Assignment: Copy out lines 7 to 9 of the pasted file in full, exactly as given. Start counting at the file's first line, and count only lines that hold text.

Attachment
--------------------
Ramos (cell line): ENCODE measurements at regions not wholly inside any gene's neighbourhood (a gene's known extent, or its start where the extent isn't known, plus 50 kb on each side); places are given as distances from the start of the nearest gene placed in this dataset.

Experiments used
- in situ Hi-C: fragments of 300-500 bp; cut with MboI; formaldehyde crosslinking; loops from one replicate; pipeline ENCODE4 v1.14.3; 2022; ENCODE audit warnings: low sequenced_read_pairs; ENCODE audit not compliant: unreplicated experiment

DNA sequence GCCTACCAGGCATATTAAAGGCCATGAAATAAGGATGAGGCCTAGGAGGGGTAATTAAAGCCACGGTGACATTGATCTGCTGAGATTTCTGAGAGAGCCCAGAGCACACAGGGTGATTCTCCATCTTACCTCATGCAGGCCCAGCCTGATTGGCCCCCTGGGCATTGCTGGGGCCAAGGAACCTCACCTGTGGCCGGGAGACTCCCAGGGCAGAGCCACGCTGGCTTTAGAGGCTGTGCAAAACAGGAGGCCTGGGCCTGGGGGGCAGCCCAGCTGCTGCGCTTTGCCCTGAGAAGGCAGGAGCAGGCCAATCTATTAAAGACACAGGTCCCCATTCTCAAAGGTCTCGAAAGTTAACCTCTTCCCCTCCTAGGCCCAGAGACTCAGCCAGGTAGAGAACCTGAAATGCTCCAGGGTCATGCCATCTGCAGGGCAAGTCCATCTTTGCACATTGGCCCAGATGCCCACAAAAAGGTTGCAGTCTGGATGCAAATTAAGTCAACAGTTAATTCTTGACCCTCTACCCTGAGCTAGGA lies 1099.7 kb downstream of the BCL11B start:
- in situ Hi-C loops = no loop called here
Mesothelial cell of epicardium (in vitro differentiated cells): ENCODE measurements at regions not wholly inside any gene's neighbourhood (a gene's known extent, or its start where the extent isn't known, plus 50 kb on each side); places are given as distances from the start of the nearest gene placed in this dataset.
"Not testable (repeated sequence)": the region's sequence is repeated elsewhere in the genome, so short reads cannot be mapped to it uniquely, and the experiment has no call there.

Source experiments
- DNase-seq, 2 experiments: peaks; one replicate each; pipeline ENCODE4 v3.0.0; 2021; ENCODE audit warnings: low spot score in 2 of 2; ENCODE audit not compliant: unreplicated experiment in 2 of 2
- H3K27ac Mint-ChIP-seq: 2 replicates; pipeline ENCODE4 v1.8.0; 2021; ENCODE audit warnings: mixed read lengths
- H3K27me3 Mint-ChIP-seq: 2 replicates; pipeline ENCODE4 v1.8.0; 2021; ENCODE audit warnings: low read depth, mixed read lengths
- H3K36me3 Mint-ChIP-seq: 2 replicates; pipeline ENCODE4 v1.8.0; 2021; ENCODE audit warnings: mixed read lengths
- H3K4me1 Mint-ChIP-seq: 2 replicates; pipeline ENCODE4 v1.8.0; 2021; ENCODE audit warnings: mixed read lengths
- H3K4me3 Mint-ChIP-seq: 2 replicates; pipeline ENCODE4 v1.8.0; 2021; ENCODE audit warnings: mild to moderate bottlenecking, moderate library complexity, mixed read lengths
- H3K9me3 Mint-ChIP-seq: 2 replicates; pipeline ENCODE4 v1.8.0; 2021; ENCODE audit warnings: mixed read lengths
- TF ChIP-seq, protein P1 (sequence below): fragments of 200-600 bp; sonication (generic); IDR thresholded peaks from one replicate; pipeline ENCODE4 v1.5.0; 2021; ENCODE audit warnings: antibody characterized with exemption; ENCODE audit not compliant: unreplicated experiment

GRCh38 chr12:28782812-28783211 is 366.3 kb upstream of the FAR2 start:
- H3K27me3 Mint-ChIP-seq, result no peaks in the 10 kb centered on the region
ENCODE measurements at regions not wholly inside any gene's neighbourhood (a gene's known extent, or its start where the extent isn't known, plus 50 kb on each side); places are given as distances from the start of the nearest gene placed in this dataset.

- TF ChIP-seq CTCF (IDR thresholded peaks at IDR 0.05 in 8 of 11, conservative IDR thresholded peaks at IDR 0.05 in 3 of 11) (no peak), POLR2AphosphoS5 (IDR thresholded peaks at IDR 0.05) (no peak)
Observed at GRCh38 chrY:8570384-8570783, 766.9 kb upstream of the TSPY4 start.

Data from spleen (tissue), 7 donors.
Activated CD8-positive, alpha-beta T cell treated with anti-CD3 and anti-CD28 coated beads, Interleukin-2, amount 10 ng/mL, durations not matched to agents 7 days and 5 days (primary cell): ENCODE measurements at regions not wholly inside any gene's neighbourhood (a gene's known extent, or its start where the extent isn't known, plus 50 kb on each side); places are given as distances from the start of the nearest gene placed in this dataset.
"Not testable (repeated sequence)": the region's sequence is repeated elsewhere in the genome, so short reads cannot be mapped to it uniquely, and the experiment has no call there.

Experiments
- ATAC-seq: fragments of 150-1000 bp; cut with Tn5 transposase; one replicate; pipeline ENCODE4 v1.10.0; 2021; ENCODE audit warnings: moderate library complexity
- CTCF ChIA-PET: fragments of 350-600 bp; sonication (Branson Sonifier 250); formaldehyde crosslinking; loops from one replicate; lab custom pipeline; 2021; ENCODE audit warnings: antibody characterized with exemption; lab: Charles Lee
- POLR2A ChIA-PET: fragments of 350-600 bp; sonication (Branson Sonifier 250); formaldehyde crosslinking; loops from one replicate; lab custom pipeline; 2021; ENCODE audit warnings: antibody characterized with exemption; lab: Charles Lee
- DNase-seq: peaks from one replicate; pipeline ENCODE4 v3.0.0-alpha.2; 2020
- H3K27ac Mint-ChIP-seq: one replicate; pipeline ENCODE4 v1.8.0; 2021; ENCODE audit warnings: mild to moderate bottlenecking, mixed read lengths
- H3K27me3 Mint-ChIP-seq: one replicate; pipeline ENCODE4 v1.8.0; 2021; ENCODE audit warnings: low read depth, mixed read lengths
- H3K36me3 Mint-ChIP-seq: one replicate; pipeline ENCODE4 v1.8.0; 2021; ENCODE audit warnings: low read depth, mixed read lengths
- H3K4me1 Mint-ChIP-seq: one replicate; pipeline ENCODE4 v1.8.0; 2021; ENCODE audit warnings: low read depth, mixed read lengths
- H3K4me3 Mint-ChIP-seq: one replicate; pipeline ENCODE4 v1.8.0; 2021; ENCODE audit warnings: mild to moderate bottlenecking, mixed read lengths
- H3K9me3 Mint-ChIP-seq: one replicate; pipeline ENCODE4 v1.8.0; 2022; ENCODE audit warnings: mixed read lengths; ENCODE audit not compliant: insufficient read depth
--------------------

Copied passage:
"Not testable (repeated sequence)": the region's sequence is repeated elsewhere in the genome, so short reads cannot be mapped to it uniquely, and the experiment has no call there.

Source experiments
- DNase-seq, 2 experiments: peaks; one replicate each; pipeline ENCODE4 v3.0.0; 2021; ENCODE audit warnings: low spot score in 2 of 2; ENCODE audit not compliant: unreplicated experiment in 2 of 2